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Sourdough Bread and Mushroom as Foods

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Assignment Structure:

  • Your assignment will be to create an “information sheet” on a fermented food and a sustainable food of your choice
    • You will choose one fermented food AND one sustainable food for a total of 2 foods – lists are below to help you choose.
    • Be sure to pick 2 types of foods that are very different from each other – so do not pick yogurt and milk. If you are unsure, just ask me if your combination is ok.
    • One information sheet will have both foods on it – it can be several pages long – but I only want it on one pdf file.
    • You may find smallpdf.com very helpful when converting different file types to pdf.

What should you include in your “information sheet”?  We want people to be educated and informed about food, so you should include a good amount of information.  For full credit, your “information sheet” should have the following criteria:

Criteria for each food choice:

 

  • Describe what the food is used for
  • How do you make it, grow it, raise it, ferment, etc (whatever is applicable for your choice)
  • Compare homemade to conventional (if applicable)
  • Compare sustainable to unsustainable (if applicable)
  • If you chose something from small local farms, compare it to CAFO
  • Is there a cultural tradition associated with this food? (often this is the case with fermented foods)
  • List nutrition information and overall health benefits – and for your fermented food include a connection between fermented foods and our beneficial microbiota
  • In addition to a recipe for how to make it (if applicable), include a recipe your food is used in.
  • Include plenty of relevant pictures included in relevant places. (minimum of 3)
  • Appropriate references/citations (you must reference your information in your “information sheet” with numbered references that pertain to your list of citations/references at the end of it.)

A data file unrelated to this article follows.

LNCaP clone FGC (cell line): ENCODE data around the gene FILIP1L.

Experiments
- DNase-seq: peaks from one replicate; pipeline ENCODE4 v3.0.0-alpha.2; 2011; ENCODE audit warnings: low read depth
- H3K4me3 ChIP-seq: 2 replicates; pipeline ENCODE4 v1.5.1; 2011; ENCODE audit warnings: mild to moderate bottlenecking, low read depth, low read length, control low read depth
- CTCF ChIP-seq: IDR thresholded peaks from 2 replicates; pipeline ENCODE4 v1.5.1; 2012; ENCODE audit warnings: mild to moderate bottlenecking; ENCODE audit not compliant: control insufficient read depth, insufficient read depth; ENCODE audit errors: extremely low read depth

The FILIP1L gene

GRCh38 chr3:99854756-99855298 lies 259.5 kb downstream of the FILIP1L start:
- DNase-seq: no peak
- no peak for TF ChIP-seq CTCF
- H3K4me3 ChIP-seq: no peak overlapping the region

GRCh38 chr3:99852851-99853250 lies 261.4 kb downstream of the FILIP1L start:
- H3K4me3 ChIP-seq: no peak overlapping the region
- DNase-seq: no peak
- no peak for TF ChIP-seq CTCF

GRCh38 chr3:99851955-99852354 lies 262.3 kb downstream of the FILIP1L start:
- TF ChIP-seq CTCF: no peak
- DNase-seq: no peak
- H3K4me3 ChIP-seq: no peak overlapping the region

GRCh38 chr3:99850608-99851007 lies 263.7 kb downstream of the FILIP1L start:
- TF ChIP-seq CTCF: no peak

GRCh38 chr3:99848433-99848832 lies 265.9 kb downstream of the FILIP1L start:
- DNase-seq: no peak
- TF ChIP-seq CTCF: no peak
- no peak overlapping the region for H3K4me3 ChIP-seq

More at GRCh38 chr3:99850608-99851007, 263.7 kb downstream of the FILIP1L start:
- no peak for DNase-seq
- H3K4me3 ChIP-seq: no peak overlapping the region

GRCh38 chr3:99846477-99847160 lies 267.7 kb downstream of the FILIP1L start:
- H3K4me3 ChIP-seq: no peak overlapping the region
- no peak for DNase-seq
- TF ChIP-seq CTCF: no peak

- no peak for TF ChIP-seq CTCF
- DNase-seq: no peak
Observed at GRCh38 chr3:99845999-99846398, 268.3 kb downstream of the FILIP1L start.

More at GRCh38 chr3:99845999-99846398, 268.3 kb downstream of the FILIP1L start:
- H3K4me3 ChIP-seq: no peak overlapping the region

• You can use any sources that you deem reliable (including internet websites), but should also include at least one relevant peer-reviewed journal article. It doesn’t matter what format you use for the citations (MLA, etc) – just be consistent.
  • Your “information sheet” must be your own original work – anyone who plagiarizes will receive a zero on the assignment (because it’s not your work) and also be turned in to the Office of Student Conduct and Academic Integrity without further notice – no exceptions.
    • I understand some things like nutrition information, etc are just copied over – but info that is not applicable for writing in words should still be presented in an original way and then cited properly.

Dishes chosen are homemade sourdough bread and mushroom

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Sourdough Bread

Sourdough bread is made from the naturally occurring bacteria and yeast in wheat, barley or rye flour. The standard bread is made using commercial yeast which reacts with gluten to produce carbon dioxide which rises the dough. When making sourdough bread, there are three requirements, sourdough starter which is basically water and flour, as well as salt. The starter contains bacteria and yeast growing inside a dough made of water and choice flour (Hüttner et al., 2010). Lactic acid is produced by the bacteria and it ferments and raises the dough. One does not need to add yeast, milk, sweeteners or even oils. It is so natural. The lactic acid also gives sourdough bread its distinctive sour flavor.

Mushrooms

Mushrooms are cherished as a form of delicious food in most cultures, predominantly for their distinct texture and aroma in addition to their medicinal purposes (Yap et al., 2013). Nutritive significance of these foods plays a significant part in human wellbeing. They are good sources of crude protein and fiber. They also contain low calories, fats and good vitamins and many have multi-useful medical properties. Mushrooms are among the few foods that naturally contain vitamin D and also are unique as they are not fortified food sources (Vaz et al., 2011). They are cholesterol-free, low in calories and low in sodium. They are good both as efficient foods and as a source of bioactive elements as they provide a range of secondary metabolites, including polyketides, phenolic compounds, steroids and terpenes.

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